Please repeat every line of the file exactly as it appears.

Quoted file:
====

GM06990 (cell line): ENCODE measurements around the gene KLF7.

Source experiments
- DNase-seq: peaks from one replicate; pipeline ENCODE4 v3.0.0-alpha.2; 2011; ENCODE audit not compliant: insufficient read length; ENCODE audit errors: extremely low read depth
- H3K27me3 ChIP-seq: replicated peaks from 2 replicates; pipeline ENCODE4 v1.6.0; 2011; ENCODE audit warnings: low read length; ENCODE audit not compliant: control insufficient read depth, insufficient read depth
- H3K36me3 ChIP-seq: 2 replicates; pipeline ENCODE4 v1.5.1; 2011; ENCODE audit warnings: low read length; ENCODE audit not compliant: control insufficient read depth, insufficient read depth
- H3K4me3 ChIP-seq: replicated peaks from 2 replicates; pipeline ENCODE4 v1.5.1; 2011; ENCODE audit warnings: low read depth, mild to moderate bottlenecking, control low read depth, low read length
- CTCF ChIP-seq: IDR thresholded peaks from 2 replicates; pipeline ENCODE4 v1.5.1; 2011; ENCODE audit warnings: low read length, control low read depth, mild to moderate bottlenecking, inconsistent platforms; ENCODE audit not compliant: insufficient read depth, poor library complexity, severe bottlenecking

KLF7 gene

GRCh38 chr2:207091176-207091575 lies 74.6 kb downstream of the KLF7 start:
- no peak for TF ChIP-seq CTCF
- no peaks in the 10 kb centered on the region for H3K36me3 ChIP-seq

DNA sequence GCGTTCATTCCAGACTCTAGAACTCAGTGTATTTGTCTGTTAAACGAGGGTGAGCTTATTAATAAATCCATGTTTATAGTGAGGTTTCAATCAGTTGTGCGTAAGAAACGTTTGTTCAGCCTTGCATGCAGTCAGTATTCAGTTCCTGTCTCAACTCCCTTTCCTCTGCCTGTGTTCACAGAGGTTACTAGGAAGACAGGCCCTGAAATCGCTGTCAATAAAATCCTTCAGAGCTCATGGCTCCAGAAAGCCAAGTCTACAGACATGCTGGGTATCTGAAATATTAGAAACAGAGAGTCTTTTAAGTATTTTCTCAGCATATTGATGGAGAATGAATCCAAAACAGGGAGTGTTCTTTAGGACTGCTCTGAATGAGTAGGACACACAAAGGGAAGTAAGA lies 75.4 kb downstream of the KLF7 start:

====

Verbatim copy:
GM06990 (cell line): ENCODE measurements around the gene KLF7.

Source experiments
- DNase-seq: peaks from one replicate; pipeline ENCODE4 v3.0.0-alpha.2; 2011; ENCODE audit not compliant: insufficient read length; ENCODE audit errors: extremely low read depth
- H3K27me3 ChIP-seq: replicated peaks from 2 replicates; pipeline ENCODE4 v1.6.0; 2011; ENCODE audit warnings: low read length; ENCODE audit not compliant: control insufficient read depth, insufficient read depth
- H3K36me3 ChIP-seq: 2 replicates; pipeline ENCODE4 v1.5.1; 2011; ENCODE audit warnings: low read length; ENCODE audit not compliant: control insufficient read depth, insufficient read depth
- H3K4me3 ChIP-seq: replicated peaks from 2 replicates; pipeline ENCODE4 v1.5.1; 2011; ENCODE audit warnings: low read depth, mild to moderate bottlenecking, control low read depth, low read length
- CTCF ChIP-seq: IDR thresholded peaks from 2 replicates; pipeline ENCODE4 v1.5.1; 2011; ENCODE audit warnings: low read length, control low read depth, mild to moderate bottlenecking, inconsistent platforms; ENCODE audit not compliant: insufficient read depth, poor library complexity, severe bottlenecking

KLF7 gene

GRCh38 chr2:207091176-207091575 lies 74.6 kb downstream of the KLF7 start:
- no peak for TF ChIP-seq CTCF
- no peaks in the 10 kb centered on the region for H3K36me3 ChIP-seq

DNA sequence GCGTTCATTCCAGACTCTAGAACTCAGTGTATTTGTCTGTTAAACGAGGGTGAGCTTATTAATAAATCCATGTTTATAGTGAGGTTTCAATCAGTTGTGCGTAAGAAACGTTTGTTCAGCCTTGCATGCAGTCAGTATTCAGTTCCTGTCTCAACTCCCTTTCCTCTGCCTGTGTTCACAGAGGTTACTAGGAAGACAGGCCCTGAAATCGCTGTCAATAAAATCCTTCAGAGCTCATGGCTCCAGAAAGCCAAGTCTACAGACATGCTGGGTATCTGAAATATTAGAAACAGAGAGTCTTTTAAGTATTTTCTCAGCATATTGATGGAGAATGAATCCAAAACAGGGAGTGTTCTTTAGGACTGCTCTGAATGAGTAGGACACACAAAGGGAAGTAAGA lies 75.4 kb downstream of the KLF7 start: